This year’s January, chemistry professor Lee Cronin from the University of Glasgow was picked by Science Council as one of the 100 leading practicing scientists in the UK. He was praised for being a “young rising star seeking to understand and control self-assembly and self-organisation in chemistry.” However, this top 100 ranking is not what the world knows him for, since his 3D printed drugs project has made him a one-to-watch. Time to tell you all about this highly innovating, but controversial project.
In 2012, 39-year-old professor Cronin was suddenly in the spotlight because of his ambitious 3D Chemputer project. As ‘Chemputer’ is an amalgamation of ‘chemistry’ and ‘computer’, you can probably imagine the direction of this project. Cronin aims to create a system where people can use an app or website to easily download a file and ‘ink’ for a medicine, after which they will be able to print out the drug at home, using a 3D printer. He’s quite ambitious about it, as the ‘young rising star’ has told The Guardian: “What Apple did for music, I’d like to do for the discovery and distribution of prescription drugs.”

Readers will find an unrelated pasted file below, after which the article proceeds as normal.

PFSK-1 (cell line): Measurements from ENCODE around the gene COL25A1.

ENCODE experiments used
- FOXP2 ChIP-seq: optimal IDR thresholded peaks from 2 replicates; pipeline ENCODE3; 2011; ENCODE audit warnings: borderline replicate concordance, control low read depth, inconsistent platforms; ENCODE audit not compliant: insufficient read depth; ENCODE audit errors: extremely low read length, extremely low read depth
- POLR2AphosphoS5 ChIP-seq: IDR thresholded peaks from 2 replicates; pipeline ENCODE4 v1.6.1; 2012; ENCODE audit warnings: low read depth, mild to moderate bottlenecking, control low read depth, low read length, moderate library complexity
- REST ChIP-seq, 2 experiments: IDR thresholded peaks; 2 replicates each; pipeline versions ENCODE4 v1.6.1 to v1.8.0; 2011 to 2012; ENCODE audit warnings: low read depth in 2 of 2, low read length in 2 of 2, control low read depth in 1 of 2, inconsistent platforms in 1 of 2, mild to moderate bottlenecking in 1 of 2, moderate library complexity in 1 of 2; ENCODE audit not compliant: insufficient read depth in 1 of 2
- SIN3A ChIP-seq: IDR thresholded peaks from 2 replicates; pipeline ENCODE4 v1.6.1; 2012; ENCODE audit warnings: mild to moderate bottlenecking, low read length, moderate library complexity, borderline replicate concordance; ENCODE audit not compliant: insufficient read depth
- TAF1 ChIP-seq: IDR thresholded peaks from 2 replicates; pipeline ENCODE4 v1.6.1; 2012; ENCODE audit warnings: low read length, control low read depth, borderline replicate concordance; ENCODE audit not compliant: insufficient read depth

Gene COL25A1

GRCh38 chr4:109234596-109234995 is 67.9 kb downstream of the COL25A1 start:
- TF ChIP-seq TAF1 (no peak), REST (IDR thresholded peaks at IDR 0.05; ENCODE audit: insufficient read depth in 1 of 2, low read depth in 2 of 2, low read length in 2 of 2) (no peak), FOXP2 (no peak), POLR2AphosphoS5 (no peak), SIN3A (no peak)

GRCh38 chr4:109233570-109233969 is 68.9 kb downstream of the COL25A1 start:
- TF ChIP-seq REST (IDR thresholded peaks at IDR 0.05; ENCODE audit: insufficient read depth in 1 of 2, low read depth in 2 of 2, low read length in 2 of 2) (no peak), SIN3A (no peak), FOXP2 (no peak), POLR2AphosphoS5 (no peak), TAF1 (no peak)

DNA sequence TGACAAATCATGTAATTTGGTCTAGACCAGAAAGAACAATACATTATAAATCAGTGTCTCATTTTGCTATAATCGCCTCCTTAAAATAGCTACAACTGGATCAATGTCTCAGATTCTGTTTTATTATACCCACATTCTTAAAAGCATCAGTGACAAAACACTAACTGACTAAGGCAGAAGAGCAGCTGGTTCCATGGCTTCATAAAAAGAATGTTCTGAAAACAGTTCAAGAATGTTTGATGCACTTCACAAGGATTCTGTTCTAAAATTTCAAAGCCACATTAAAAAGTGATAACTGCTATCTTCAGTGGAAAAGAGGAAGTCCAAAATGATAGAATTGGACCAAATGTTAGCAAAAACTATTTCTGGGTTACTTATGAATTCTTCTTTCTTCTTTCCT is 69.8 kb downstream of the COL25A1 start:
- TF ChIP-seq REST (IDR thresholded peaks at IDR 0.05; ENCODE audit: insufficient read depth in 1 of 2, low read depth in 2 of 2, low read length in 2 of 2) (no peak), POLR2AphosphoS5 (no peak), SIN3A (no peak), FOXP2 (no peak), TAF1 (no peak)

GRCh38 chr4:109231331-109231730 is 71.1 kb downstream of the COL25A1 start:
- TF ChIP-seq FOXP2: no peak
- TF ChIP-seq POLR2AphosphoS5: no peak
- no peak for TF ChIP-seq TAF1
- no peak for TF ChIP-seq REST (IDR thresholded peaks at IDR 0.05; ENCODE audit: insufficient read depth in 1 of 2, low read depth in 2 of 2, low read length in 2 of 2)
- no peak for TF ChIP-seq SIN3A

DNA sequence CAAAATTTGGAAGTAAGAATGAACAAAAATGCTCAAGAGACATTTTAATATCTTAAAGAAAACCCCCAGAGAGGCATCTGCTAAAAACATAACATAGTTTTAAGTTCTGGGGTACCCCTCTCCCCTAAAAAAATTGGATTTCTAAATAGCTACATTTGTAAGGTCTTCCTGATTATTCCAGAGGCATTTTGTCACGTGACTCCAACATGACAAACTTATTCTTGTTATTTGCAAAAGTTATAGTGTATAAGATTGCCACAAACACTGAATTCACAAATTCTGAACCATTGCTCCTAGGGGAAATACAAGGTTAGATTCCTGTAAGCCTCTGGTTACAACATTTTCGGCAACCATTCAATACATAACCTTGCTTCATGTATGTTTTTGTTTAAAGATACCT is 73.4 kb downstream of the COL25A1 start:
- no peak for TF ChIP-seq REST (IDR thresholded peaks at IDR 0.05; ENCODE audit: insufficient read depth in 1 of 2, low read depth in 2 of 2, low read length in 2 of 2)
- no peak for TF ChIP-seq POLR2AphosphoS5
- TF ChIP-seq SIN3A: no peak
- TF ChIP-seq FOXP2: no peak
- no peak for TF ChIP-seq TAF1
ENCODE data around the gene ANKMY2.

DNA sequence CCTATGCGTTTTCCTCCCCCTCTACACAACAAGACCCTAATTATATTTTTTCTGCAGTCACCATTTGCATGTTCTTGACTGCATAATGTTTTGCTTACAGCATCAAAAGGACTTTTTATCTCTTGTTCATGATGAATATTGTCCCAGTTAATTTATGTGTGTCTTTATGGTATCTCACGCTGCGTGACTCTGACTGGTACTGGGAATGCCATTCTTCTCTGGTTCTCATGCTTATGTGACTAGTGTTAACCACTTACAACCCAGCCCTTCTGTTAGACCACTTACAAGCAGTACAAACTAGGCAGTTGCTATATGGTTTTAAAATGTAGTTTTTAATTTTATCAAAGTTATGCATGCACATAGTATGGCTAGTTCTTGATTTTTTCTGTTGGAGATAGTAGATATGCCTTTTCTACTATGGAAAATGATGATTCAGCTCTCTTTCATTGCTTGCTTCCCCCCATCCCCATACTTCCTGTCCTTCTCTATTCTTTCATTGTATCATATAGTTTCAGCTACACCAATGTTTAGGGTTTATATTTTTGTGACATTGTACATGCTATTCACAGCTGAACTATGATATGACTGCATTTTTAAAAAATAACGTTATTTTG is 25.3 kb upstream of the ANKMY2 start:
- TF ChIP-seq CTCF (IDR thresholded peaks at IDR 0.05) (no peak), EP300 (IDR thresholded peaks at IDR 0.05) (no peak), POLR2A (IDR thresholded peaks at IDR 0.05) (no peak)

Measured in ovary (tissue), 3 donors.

If you are a skier, you will probably know about the long process of getting fitted for a new pair of ski boots. Before a one can buy new ski boots, it very important that the boot insoles match perfectly with the person’s feet. This is not an easy task, as every foot is unique and it therefore often happens that skiers need a professionally measured insole for their skies, which can be very expensive. A new UK start-up has therefore come up with an app that measures the shape of your feet directly from a simple picture taken from your mobile.